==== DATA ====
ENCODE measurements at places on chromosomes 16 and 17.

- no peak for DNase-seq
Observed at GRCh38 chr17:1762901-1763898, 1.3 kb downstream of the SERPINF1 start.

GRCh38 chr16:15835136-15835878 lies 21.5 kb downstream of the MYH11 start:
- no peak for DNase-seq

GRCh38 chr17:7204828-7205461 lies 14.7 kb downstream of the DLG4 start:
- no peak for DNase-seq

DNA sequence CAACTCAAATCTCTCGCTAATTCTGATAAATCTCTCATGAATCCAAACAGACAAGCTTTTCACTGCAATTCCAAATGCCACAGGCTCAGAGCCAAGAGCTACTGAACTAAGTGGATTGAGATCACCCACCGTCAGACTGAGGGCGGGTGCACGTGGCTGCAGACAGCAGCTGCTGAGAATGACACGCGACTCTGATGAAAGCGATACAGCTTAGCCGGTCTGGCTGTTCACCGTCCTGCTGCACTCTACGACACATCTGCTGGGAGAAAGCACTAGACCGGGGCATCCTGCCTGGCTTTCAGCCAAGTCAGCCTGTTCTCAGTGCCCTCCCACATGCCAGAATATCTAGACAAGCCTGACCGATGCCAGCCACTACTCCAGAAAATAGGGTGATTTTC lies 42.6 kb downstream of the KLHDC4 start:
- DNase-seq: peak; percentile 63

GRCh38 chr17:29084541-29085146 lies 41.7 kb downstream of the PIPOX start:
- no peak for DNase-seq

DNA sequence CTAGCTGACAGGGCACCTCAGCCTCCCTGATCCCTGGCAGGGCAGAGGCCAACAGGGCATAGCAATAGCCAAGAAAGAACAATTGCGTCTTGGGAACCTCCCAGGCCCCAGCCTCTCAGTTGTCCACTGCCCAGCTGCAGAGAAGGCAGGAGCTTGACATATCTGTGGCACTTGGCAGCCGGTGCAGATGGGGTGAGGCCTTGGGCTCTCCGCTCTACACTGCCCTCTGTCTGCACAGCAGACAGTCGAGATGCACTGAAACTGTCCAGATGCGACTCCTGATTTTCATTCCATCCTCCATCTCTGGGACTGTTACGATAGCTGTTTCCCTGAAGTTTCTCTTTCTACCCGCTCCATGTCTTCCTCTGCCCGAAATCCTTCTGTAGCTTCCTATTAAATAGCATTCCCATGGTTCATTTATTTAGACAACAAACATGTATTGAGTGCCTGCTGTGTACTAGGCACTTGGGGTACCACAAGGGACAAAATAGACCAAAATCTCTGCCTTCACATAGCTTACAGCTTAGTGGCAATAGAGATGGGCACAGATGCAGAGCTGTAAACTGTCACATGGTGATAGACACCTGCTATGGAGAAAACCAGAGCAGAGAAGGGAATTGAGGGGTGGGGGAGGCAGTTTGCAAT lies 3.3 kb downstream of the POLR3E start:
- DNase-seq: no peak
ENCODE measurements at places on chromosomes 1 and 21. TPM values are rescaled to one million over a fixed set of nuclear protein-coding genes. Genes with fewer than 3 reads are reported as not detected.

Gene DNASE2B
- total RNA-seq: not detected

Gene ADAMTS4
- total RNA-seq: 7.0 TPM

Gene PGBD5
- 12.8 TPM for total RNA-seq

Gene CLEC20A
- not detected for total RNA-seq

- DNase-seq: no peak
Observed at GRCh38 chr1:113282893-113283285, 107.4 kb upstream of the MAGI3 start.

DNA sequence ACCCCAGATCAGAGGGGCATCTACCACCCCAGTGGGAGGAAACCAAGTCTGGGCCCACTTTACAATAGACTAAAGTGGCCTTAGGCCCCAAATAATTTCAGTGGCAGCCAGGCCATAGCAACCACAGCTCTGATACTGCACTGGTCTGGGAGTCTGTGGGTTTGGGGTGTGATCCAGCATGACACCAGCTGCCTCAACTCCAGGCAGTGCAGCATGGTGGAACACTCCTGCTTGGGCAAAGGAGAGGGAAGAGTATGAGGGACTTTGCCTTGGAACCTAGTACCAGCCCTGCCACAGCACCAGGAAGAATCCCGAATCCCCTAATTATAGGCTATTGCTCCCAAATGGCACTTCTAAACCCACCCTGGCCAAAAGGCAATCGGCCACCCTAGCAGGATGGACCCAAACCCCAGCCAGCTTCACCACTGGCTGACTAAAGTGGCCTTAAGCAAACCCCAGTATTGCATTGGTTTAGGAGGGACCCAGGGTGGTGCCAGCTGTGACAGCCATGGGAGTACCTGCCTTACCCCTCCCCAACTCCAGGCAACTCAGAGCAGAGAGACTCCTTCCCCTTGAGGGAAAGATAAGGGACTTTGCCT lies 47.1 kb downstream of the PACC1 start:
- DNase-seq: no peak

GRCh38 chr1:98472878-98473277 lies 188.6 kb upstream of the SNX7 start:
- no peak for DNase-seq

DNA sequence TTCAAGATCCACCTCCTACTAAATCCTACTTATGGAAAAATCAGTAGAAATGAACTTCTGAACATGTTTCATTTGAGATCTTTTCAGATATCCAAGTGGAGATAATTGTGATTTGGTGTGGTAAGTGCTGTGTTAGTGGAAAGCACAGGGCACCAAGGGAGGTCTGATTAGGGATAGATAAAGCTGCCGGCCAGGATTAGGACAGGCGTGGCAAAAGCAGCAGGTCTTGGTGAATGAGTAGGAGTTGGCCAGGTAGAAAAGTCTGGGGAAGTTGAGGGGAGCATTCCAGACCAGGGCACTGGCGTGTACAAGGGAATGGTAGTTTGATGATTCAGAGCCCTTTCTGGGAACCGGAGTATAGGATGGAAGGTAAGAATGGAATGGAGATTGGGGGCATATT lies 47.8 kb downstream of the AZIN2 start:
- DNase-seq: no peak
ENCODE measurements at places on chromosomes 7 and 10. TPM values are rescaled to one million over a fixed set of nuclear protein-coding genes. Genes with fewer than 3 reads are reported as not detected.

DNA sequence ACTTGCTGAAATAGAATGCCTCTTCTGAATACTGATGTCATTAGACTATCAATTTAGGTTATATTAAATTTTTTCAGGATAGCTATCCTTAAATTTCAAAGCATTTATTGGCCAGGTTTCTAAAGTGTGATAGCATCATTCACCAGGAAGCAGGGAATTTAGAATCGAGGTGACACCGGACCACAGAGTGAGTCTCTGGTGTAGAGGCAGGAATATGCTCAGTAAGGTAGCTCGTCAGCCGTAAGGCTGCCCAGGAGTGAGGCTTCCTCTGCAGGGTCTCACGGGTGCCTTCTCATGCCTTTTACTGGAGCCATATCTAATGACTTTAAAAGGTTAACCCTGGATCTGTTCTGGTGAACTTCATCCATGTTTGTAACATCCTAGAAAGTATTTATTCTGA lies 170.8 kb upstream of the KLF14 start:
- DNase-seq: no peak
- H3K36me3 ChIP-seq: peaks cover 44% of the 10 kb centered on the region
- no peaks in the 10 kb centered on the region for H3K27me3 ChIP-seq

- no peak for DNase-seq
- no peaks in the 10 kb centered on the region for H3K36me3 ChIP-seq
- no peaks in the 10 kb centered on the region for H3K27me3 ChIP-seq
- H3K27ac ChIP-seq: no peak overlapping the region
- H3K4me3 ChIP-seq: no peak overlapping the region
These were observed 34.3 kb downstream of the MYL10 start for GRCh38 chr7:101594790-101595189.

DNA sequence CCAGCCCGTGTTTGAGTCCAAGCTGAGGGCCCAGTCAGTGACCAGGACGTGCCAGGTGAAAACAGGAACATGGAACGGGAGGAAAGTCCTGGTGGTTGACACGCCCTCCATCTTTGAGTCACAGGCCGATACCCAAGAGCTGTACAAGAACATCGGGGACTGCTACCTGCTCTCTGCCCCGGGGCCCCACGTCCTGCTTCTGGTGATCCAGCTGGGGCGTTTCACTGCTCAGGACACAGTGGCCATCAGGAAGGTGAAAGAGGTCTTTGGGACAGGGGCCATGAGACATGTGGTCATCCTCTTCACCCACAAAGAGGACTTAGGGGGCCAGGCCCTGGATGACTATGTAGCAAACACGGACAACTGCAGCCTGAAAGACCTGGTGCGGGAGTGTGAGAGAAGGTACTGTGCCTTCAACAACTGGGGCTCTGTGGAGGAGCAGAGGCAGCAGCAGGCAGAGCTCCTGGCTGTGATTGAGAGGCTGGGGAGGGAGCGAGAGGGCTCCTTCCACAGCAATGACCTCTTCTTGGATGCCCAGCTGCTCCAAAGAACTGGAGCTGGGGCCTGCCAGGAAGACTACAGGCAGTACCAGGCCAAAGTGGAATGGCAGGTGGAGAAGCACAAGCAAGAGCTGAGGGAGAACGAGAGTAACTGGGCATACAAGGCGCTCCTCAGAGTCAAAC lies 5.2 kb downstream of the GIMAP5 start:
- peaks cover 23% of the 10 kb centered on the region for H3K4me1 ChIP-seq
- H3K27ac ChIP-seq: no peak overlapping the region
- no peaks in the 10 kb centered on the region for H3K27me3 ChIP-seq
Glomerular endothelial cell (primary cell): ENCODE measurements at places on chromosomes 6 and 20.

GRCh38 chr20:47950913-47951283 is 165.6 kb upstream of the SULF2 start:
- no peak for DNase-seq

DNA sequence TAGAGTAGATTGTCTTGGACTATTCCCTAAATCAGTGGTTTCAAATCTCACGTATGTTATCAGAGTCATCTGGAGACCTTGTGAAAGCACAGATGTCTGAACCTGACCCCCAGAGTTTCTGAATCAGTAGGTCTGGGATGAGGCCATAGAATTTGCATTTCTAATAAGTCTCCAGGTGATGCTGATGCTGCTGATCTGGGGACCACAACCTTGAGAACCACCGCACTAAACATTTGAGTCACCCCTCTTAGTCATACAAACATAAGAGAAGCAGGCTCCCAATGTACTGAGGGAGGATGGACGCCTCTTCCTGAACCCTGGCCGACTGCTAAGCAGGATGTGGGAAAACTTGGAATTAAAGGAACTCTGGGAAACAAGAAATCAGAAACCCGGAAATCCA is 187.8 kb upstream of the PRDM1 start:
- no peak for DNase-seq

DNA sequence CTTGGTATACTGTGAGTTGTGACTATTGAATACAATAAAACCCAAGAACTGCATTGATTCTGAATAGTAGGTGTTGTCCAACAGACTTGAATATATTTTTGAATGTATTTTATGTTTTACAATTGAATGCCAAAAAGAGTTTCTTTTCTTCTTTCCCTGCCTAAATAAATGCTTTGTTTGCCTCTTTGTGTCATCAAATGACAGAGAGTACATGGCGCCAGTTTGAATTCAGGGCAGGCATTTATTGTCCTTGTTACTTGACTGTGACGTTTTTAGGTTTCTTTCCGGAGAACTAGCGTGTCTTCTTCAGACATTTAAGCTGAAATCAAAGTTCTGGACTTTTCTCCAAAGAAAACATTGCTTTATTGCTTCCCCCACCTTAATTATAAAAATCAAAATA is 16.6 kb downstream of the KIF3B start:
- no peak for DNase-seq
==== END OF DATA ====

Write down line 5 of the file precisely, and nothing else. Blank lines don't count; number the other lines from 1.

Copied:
- no peak for DNase-seq